L.A. Unified enrollment continues to fall, but drop is cushioned by influx of 4-year-olds
Students enrolled in the San Francisco Unified School District’s low-income elementary and middle schools had their hopes dashed this fall, but the district said things may be picking up after the opening of the district’s new elementary school, which is projected to open in the 2015-2016 academic year.
The low-income elementary schools lost 1,749 students through the year, which is the third consecutive year that enrollment has fallen, leaving it with a total enrollment of 3,831 students, according to district data.
But attendance at the low-income middle schools is up, to 4,054 students.
The Los Angeles Unified School District recently opened its new elementary school, a project that is projected to open in the 2015-2016 academic year. (Steve Ringman/W.W. Grainger/Los Angeles Times)
Some of the middle schools that lost students this fall are experiencing higher enrollment in the 2015-2016 school year, but officials said the district will have to monitor the enrollment trends again next year as it continues to monitor the new high school location.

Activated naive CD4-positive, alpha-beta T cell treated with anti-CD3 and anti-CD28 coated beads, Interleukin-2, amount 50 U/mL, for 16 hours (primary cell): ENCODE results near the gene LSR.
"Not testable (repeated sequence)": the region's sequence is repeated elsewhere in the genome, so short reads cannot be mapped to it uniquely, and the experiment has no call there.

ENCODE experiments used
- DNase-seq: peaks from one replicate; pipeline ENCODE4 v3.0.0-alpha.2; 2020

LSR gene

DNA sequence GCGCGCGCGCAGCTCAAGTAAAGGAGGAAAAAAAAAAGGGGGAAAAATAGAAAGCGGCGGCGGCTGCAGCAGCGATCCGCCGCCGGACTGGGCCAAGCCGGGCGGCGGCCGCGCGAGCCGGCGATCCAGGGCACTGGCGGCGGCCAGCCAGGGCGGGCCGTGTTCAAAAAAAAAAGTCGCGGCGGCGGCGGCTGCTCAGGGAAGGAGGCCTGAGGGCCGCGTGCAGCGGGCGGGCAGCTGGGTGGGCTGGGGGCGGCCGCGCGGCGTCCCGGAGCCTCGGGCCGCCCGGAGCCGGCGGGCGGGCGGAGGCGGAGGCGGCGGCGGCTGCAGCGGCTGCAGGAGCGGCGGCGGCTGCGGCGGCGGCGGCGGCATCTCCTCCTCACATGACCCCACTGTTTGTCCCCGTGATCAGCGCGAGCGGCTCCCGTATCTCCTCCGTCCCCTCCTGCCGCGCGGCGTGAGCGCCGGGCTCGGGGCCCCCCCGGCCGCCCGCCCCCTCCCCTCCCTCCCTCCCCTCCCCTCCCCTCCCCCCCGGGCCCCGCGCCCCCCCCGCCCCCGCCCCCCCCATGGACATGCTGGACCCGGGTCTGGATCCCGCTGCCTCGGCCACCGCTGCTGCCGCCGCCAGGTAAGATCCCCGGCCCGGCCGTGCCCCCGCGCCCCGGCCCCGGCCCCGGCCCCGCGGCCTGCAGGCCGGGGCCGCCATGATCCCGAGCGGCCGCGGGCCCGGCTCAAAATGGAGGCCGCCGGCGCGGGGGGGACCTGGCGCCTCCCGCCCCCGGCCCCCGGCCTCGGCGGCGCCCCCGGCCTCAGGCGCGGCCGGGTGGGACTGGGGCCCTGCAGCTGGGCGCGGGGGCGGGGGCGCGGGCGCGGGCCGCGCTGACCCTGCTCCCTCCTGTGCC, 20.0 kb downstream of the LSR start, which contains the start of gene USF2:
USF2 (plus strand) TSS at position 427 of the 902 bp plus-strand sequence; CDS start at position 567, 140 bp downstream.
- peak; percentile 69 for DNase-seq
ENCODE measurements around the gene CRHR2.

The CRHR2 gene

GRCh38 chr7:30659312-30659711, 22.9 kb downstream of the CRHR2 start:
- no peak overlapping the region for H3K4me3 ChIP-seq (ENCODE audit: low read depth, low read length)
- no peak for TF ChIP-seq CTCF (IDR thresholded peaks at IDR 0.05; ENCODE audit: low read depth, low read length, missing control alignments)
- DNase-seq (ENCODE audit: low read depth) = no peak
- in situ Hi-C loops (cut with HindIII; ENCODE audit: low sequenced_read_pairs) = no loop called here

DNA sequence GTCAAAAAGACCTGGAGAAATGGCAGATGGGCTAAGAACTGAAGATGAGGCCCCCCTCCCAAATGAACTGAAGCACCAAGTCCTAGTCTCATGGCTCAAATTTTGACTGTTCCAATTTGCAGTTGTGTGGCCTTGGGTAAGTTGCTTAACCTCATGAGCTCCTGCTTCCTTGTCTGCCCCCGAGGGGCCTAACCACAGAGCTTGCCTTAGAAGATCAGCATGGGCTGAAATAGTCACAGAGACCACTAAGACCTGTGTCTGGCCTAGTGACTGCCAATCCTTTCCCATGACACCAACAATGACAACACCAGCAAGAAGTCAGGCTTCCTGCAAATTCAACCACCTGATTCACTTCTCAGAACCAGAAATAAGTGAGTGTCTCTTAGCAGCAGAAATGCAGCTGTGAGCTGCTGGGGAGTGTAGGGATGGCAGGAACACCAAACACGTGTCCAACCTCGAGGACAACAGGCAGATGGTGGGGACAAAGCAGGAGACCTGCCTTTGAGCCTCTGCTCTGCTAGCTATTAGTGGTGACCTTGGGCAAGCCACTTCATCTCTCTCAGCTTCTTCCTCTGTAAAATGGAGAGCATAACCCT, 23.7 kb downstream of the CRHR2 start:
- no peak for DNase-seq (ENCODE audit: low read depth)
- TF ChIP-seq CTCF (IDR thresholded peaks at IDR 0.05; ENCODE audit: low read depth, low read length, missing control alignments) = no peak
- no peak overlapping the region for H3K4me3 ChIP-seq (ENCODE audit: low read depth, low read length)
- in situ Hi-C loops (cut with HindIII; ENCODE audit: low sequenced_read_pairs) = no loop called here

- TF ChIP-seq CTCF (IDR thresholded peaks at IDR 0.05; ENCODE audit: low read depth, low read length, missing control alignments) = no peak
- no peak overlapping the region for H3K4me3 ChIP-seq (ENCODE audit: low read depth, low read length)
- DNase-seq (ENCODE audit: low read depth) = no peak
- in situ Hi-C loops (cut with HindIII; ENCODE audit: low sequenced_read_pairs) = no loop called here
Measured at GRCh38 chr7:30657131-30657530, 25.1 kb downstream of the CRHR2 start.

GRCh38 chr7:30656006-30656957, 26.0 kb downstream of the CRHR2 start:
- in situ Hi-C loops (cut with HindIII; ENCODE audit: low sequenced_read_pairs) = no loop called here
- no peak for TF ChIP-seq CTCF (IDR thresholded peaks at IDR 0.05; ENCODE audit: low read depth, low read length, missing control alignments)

The district said the number of 4-year-olds enrolled in the schools at the opening of the middle school this fall is the largest number the district has experienced since 2013.
The district started the four-year-old, high school project at the beginning of this academic year in response to the growing enrollment at the middle schools that was affecting the schools’ ability to offer classes to students.
Students are welcome to attend both middle and elementary schools in Los Angeles Unified. (W.W. Grainger/Los Angeles Times)
By law, schools must have a certain number of middle school students and certain number of elementary school students — but it is the second of those requirements that has created some problems for the middle school project, according to district officials.
The law mandates that schools have between 20 percent and 25 percent of their students in the elementary school and 10 percent to 15 percent of their students in the middle school.
But when the district opened the project at the beginning of this school year